Welcome, everyone, to the next episode of the Redefining Physical Therapy Podcast. I’m your host, Dr. Scott Gray. Happy Tuesday, everyone. And so, today we’re going to hop right into talking about ankle dorsiflexion and ankle mobility, right.
So, for all you physios out there, manual therapists, improving your athletes or your clients, patients, ankle dorsiflexion is a game-changer in regards to treating basically just about anything in the body.
Obviously, it’s got to make sense clinically and biomechanically, but today I want to talk about like, is all ankle dorsiflexion really created equally.
And so, for instance, if I have someone that I’m trying to improve their ankle dorsiflexion in walking versus an Olympic lifting athlete versus maybe a football player, soccer player, are they the same?
Are the biomechanics the same?
Are they created equally?
And so, I would argue that they’re not, right.
And so, in traditional manual therapy school in principles, we’re taught of, you get a posterior glide of the talus, right, for the talocrural joint when we’re trying to facilitate that. Obviously, calf tightness and that sort of thing can limit ankle dorsiflexion.
But needless to say, let’s go ahead and just deep dive into why looking maybe at the subtalar joint or the hip is going to influence your strategy improving the ankle dorsiflexion.
So, let’s talk about ankle dorsiflexion in the terminal stance of gait, which is where most clients need the most ankle dorsiflexion. And so, when we step through in gait, we seem to forget, I think, as clinicians, that the subtalar joint is going through inversion.
That’s going to change the talus, right, position on the calcaneus, right. It’s also going to change potentially the talus in between the malleoli.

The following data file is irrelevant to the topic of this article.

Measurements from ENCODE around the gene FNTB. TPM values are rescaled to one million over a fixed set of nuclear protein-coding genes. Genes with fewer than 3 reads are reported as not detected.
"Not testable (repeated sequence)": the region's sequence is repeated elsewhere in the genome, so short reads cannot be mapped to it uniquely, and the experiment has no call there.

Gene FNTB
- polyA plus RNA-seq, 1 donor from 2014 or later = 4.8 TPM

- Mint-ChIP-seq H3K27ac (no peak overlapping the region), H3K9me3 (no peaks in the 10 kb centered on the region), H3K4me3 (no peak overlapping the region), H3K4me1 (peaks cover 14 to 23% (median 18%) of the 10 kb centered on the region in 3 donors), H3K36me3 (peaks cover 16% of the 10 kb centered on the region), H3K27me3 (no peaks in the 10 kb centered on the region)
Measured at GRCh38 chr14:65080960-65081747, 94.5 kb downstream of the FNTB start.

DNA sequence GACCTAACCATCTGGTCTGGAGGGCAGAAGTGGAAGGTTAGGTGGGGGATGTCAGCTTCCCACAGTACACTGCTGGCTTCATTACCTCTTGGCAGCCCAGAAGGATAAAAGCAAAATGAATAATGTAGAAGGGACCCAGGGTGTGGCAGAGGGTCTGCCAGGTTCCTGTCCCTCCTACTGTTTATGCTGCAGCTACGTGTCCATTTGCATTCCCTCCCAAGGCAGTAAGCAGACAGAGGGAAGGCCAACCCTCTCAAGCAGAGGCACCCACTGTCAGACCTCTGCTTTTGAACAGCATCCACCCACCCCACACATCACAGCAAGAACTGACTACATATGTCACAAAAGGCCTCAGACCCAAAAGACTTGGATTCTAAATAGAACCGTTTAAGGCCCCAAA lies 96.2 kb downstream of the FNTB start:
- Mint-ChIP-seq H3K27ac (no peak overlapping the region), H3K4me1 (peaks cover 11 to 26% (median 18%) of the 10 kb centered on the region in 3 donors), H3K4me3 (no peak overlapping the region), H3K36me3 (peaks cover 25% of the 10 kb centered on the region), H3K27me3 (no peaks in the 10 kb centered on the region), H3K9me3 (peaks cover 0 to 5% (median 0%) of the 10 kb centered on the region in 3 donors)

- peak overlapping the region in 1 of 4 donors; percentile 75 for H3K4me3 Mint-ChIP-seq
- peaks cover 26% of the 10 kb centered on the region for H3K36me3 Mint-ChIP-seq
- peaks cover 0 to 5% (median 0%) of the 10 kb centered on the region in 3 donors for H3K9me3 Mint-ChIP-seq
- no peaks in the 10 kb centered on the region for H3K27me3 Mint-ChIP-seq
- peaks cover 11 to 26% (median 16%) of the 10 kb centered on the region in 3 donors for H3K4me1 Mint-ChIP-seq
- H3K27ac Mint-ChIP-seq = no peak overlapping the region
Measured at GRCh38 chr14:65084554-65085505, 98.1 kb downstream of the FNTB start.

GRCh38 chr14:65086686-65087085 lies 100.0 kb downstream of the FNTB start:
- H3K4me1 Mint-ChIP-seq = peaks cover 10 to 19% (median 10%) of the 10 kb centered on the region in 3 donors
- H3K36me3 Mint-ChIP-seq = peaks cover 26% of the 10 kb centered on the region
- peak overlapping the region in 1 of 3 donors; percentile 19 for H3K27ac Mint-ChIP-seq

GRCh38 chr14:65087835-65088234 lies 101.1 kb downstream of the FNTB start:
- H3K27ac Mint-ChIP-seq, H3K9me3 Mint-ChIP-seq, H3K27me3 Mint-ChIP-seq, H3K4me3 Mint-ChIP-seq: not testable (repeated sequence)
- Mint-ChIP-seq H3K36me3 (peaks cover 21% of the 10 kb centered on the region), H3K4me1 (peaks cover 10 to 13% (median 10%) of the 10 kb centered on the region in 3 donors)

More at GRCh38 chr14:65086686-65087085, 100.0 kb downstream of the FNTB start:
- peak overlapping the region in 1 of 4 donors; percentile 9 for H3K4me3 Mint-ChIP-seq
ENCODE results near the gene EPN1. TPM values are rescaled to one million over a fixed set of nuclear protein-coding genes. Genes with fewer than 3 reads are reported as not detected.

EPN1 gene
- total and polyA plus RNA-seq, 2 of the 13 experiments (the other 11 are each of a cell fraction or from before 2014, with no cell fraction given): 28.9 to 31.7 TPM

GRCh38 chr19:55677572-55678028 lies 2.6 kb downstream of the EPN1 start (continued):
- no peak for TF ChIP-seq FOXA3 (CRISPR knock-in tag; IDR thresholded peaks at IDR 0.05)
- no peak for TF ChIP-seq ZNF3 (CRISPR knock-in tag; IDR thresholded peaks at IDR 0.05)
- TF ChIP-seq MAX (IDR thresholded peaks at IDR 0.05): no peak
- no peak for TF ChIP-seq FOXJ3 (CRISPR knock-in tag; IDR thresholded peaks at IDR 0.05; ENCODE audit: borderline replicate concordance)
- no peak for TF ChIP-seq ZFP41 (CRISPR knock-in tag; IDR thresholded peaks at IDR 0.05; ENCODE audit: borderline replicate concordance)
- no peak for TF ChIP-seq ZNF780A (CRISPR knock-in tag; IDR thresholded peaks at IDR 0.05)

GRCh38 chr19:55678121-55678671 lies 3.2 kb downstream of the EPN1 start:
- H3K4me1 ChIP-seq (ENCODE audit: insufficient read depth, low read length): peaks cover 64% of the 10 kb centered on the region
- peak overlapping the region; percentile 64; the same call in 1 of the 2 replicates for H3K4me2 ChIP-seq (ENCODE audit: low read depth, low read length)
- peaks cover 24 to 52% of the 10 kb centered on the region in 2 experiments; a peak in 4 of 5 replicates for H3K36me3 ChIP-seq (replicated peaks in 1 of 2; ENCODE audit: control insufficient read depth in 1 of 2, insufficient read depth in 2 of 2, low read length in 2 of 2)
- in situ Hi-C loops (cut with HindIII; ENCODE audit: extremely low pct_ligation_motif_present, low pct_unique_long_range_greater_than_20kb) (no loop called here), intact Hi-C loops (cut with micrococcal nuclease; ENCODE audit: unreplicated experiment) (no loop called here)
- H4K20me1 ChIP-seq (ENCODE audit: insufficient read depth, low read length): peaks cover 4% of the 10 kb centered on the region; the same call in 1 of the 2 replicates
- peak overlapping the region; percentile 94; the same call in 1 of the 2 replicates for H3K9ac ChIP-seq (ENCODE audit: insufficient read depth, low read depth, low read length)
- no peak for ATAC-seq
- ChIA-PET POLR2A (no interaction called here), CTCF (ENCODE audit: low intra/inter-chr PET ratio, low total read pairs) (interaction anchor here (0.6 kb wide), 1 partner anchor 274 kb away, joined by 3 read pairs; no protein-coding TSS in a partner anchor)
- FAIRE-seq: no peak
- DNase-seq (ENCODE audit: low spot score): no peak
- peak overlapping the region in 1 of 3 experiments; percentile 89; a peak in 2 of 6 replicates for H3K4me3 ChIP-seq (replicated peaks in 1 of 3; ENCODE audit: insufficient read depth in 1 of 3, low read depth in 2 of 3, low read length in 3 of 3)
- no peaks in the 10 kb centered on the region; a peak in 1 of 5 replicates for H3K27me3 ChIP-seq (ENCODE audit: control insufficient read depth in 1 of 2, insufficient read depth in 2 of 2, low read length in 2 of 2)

And so, it’s going to be more lateral, right.
I’m going to want to facilitate basically more ankle dorsiflexion than when my subtalar joint is inverted. And so, the way my strategy might be, is too, it’s my right ankle is say, I can take my left foot and kind of bring it forward.
So I’m in a terminal stance within also rotate my pelvis back to the right. And that’s going to cause relative inversion of my superior joint, but it’s also going to facilitate ankle dorsiflexion.
And then from there, I might just drive my pelvis forward and backward to facilitate that.
What’s great about this also is that I’m going to be getting, a big stretch across the anterior hip, but also at the calf. Right, and so from there, I can that, that poster glide, but I can also kind of facilitate it when it’s, the Tellus is going a little bit more laterally because of the inversion of the heel.
So, my strategy is going to probably change a little bit, but also you got to think too, if someone doesn’t have an adequate hip extension, they’re never going to access the ankle dorsiflexion in the gate.
And so I’m going to want, A, address the hip as well in this plant, in this area, because if my hip is tight, then I’m not going to be able to load through that calf and get that poster glide that lateral glide and the inversion of the heel.